OR: What’s the application process like?

LM: The application process is a standard application, just as we post roles for any traditional-type employment at Johnson & Johnson. So, we have what we call a relationship-centric, digitally driven approach to recruiting. We make sure that the candidate has a great experience once they submit their application through the website. They go through the interview process [via] our platform and ensure that we [facilitate] dialogue with the candidates.

What’s great about Re-Ignite as well is that we do have hiring managers and the recruiters that are aware of the returners and their situation. They understand the unique nature of a returning professional, and understand the questions that they may ask are related to what the individuals have been doing over their break as a positive.

OR: What is the importance of engaging those who are re-entering the workforce?

LM: From my experience in this role, we have really seen that [for] these individuals who have taken a career break, [this program] has been so enriching to their experiences and allows them to really hone in on their agility, their flexibility, and creativity … You’re able to really hone in on skills that you can’t teach elsewhere. The value that these individuals bring and the returnship program really helps them just dust off skills or readjust those skills that they’ve learned and developed during their career break in a way that’s applicable in the workforce.

Related: TD Commercial Bank’s Career Relaunch Program Draws From Diverse Applicants Who Have Taken Career Breaks

OR: What sorts of learning curves do returners face?

LM: One thing that we have seen and heard time and [time] again is technology, so really getting back up to speed on using Outlook. Outlook from even a few years ago looked different. And now we have Zoom, Skype, and all of these different tools, and so we know that from the get-go, we want these returners to feel like they’re catching up and getting up to speed quickly. We build in a lot of quick-start guides and playbooks that we help support the returners with, and we do a lot of surveys with them as well to understand, “What do you need?” or, “What do you wish you had when you first started?” We continue to revise and shape and create the program that will be the best program to these returners … We do a lot of these types of assessments to ensure that the program is really valuable from day one.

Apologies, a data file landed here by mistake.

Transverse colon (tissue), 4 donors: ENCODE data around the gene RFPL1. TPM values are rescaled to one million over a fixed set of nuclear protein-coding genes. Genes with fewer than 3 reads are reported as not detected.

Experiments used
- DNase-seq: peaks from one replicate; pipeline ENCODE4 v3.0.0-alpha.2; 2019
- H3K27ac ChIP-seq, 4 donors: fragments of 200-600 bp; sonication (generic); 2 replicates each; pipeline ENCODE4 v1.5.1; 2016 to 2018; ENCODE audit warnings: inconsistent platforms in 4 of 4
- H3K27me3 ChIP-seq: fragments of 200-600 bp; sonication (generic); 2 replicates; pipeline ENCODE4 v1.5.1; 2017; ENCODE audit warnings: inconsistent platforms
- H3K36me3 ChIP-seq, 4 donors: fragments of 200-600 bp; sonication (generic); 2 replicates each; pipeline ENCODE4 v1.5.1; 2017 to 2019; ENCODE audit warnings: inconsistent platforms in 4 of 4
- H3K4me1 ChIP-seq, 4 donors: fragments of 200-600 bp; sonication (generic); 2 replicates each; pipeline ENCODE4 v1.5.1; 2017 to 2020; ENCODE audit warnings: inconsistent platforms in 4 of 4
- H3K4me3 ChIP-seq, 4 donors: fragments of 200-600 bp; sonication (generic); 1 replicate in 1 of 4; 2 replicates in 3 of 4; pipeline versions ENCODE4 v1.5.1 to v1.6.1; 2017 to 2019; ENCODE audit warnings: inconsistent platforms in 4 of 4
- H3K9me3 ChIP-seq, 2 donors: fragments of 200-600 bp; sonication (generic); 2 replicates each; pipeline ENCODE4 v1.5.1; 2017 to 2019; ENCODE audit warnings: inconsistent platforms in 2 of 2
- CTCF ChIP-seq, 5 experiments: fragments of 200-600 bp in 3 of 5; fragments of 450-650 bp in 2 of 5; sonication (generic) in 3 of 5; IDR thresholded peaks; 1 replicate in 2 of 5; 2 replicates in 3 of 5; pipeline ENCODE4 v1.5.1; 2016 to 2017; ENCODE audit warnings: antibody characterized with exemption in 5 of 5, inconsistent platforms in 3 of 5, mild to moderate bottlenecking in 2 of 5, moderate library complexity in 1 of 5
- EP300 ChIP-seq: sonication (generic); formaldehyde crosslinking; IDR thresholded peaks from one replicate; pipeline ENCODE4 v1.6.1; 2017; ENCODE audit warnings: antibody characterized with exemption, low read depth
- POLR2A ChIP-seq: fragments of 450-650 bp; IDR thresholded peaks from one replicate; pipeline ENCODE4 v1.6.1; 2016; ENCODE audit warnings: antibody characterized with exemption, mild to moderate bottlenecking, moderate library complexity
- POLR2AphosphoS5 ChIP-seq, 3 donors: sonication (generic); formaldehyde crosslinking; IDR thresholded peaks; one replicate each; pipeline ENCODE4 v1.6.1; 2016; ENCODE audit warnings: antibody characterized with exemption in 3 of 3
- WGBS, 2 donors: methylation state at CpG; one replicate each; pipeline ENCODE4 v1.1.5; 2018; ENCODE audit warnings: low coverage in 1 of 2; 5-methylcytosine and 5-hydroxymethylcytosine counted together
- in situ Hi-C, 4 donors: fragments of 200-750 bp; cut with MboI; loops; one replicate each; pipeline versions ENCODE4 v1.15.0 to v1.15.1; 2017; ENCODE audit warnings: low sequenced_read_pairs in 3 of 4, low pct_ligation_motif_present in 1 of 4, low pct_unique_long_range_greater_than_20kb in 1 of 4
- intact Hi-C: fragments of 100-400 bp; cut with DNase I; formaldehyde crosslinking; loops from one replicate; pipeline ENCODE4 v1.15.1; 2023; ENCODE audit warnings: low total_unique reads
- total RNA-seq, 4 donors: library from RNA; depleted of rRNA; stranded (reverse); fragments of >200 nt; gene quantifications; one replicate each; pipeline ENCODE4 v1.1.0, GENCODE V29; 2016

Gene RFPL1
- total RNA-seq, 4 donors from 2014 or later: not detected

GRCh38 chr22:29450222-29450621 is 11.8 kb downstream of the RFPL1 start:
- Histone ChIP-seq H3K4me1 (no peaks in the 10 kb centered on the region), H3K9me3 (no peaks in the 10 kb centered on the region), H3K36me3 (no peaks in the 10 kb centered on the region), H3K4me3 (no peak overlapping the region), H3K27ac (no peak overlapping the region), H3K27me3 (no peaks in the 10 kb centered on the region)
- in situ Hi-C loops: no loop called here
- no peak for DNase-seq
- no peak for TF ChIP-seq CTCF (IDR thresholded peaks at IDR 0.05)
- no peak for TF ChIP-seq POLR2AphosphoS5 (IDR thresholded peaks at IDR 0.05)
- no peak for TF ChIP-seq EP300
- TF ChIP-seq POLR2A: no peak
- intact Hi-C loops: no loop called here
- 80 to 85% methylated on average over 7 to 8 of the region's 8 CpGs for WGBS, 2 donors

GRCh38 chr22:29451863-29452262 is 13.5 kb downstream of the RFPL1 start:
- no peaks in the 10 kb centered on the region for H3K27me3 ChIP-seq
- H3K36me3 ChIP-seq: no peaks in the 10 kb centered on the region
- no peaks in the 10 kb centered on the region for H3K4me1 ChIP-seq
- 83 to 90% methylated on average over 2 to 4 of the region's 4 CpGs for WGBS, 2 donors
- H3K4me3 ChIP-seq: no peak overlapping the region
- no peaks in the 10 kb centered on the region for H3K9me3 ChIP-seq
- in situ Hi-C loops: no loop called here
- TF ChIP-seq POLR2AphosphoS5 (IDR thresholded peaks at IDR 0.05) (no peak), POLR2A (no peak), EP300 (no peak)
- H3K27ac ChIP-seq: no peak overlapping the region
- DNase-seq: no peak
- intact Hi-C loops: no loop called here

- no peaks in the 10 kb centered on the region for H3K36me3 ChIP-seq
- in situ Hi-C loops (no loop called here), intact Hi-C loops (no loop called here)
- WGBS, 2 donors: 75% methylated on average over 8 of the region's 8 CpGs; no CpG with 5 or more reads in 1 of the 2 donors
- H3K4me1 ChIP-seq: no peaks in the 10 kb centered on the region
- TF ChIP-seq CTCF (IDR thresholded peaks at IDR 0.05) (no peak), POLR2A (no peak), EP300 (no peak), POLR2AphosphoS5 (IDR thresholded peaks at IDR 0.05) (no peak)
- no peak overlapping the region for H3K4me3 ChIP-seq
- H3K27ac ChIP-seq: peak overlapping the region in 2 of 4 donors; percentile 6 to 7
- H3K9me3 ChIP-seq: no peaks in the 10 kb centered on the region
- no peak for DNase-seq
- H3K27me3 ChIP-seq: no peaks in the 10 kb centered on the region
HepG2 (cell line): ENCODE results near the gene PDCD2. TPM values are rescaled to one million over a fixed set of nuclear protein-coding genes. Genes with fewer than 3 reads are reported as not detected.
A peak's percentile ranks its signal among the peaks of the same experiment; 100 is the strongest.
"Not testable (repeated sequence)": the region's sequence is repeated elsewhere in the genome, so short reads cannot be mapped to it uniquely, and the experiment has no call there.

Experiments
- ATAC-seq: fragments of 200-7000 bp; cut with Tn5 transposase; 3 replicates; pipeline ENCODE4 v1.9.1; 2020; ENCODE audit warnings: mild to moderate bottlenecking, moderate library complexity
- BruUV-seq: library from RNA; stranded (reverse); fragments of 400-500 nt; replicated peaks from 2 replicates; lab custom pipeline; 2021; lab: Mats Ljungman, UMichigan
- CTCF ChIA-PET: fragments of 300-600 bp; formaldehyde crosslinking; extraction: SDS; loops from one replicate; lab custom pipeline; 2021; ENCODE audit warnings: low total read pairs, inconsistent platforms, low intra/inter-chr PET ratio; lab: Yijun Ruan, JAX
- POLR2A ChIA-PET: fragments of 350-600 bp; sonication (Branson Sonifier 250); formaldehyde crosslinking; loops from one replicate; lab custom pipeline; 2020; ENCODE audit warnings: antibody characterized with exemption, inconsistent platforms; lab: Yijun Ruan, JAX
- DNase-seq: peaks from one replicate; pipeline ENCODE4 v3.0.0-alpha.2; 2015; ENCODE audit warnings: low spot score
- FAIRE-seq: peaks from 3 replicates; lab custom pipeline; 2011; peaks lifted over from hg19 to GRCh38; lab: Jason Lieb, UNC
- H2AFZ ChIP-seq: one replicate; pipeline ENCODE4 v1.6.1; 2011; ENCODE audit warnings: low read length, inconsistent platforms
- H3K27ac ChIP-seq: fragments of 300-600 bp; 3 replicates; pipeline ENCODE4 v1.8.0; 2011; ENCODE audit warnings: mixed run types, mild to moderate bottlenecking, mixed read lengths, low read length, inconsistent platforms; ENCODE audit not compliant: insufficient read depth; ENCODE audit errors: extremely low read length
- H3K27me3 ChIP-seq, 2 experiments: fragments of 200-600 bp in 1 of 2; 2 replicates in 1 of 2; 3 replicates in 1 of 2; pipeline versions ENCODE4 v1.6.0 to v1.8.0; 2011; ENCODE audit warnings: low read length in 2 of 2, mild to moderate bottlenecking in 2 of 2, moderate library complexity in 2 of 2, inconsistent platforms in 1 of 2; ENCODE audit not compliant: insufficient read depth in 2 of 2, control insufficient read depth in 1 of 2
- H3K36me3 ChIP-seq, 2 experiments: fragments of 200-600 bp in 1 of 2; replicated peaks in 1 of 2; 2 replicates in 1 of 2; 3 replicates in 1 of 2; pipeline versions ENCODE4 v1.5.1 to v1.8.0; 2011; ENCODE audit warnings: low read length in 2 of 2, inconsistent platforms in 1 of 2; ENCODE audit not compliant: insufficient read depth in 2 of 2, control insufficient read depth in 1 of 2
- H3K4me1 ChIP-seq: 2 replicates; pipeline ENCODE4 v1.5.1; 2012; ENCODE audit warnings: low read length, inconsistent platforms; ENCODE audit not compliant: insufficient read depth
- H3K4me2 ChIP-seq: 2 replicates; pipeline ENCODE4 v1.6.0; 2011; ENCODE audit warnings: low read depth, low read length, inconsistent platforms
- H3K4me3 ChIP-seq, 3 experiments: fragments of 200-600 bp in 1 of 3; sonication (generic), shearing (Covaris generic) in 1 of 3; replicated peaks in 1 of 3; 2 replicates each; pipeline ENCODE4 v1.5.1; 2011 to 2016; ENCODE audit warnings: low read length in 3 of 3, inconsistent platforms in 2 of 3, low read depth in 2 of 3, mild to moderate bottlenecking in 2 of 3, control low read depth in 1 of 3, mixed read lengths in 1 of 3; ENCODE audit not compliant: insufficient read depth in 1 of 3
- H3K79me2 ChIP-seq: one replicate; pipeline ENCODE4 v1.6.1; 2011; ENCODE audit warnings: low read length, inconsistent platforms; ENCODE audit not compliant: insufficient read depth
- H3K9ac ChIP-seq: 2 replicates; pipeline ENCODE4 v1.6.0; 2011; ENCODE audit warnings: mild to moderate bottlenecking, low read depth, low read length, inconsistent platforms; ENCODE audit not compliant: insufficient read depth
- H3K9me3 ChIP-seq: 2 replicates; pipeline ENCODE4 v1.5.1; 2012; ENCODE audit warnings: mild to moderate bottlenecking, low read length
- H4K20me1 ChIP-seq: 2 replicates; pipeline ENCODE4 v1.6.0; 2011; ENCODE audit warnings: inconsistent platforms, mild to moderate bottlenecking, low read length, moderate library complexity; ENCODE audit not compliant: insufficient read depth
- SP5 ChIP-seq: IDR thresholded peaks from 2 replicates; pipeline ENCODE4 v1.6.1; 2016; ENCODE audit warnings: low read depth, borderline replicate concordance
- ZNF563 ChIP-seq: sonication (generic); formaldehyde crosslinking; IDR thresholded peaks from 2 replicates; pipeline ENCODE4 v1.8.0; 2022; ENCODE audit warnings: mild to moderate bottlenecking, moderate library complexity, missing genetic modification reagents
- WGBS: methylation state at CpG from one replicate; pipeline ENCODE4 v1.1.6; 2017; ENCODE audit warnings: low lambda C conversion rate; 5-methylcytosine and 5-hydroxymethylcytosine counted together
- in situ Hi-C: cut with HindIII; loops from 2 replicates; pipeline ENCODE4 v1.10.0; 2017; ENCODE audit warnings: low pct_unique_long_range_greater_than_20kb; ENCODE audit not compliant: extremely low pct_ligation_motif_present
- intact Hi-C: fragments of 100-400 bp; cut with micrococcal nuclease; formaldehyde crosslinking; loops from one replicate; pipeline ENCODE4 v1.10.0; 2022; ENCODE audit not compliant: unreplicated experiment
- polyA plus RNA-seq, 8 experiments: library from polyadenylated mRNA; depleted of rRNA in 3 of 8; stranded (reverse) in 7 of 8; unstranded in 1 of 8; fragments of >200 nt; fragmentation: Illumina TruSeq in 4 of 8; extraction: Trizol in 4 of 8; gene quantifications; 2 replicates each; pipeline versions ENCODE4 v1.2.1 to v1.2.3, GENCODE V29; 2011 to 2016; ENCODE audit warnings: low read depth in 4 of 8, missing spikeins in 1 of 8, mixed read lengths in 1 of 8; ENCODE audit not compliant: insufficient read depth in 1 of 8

OR: Who typically takes part in the returnship program and how do these participants help you meet your diversity goals?

LM: Out of the 46 returners that have gone through or are going through the program, we have three men and 43 women, and the majority of returners had left the workforce … to raise families … However, we do have a veteran. We have individuals that left, maybe their engineering career, for example, to become teachers … We have someone who, I believe, left to start her own business … We have individuals that left — one woman left to go to the Peace Corps, for example. It’s not just that traditional, ‘We’re only focusing on moms returning to the workforce,’ which we know is a great number of individuals out there. But anyone can take a career break or take a different path … and want to come back, and we welcome that, and we really understand all of those journeys that individuals can take. It adds to our diversity because those diverse experience—the diverse thinking—really makes us stronger.